Charles Edward Legat, forester, was awarded the degree Bachelor of Science in Agriculture (BSc Agric) at Edinburgh University. He came to the Cape Colony in May 1898 to take up an appointment in the forestry service. After a brief spell at the Tokai plantation near Cape Town he was appointed assistant superintendent of the George plantation in April 1899. In September that same year he was transferred to the Concordia plantation at Knysna and became its superintendent in January 1901. Among other duties he was responsible for a second order meteorological station there, sending his meteorological observations to the Meteorological Commission of the Cape of Good Hope. In August 1901 he was promoted to district forest officer at Hanover.
In April 1902, at the conclusion of the Anglo-Boer War (1899-1902), Legat was appointed forestry assistant to the Department of Agriculture of the Transvaal Colony, with a view to starting a Forestry Department, saving the remaining natural forests of the colony and establishing plantations to supply the increasing timber requirements of the Witwatersrand gold mines. In October 1904 he was promoted to conservator of forests for the colony. His annual reports dealt mainly with the department's plantations and tree nurseries. However, he also published some articles in the Transvaal Agricultural Journal. In "The failure of the Monterey Cypress in Pretoria" (April 1903) he reported that the local soil and climate were not suited to this exotic tree from California. In July 1904 he described some tree species and from January 1905 contributed a regular Forestry Section for some time. Three more short articles followed during 1907/8, dealing with "Osier, or basket willows", "The three common varieties of the feather-leaved wattles", and "The propagation of trees from seed". He also published a paper on "Trees of the north eastern Transvaal" in Kew Bulletin in 1910.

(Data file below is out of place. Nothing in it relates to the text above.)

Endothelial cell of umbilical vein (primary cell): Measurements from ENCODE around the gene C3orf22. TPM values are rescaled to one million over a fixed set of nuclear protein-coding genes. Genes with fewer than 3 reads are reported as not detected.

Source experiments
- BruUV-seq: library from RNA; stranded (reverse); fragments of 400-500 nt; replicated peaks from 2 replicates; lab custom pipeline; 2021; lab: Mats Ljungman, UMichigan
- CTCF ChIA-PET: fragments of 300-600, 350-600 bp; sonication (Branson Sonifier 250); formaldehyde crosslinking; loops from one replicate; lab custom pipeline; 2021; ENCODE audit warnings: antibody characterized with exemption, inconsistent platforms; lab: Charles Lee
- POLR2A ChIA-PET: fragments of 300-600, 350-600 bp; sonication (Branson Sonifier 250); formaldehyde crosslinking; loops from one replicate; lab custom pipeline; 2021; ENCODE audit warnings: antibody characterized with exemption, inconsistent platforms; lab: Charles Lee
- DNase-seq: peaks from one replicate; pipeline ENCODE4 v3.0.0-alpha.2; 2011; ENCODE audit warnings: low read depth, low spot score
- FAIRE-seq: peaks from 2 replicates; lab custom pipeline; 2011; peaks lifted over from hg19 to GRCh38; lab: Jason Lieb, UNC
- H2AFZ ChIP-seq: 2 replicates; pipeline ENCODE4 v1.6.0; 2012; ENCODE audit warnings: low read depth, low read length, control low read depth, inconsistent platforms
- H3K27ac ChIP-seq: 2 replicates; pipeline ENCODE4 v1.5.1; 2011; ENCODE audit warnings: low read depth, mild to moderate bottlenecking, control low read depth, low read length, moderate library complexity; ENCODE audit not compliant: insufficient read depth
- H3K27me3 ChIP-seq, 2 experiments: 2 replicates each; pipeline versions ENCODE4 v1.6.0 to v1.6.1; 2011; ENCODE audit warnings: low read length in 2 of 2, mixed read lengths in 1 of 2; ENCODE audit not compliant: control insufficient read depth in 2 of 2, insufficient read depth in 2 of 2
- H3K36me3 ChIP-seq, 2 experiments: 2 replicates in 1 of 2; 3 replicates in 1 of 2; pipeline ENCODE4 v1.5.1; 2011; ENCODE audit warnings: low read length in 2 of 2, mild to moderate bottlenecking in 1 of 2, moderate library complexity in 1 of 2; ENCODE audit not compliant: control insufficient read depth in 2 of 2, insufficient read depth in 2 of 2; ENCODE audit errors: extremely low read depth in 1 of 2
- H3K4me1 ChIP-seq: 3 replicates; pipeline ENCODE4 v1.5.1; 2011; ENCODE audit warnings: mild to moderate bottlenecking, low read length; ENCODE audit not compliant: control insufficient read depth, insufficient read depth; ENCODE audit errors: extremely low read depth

After the creation of the Union of South Africa in 1910 Legat became first-grade conservator of forests for the Transvaal conservancy in April 1912. He succeeded J.S. Lister* as chief conservator of forests for the Union of South Africa in May 1913 - a post he held until his retirement in 1931. In 1920 he attended the Imperial Forestry Conference as representative of both the Union of South Africa and Swaziland. He was a member of the South African Association for the Advancement of Science from 1903, serving as president of Section C in 1918. His presidential address dealt with "Timber supplies and forestry in the Union" (Report, pp. 79-99). He also joined the Royal Society of South Africa as a member shortly after its formation in 1908, and in 1916 became a foundation member of the South African Biological Society. In 1930 he published a paper on "The cultivation of exotic conifers in South Africa" in the Empire Forestry Journal. He continued publishing on forestry matters after his retirement, including The Empire Forestry Handbook (Editor, 1938), "Tour notes to the Fifth British Empire Forestry Conference 1947" in the Empire Forestry Review, 1947, and reviews of several of the annual reports of the Forestry Departments of South Africa (1939, 1941, 1946, 1948), Southern Rhodesia (now Zimbabwe, 1938) and Tanganyika (now Tanzania, 1938, 1940).
Legat appears to have left South Africa after his retirement. In 1939 he was honoured as a Commander of the Order of the British Empire for services to the Empire Forestry Association. The specimens he collected are in the National Herbarium, Pretoria, and in the herbarium of the Royal Botanic Gardens at Kew, England. The species Maerua legatii and Zyzygium legatii were named after him by J. Burtt-Davy*.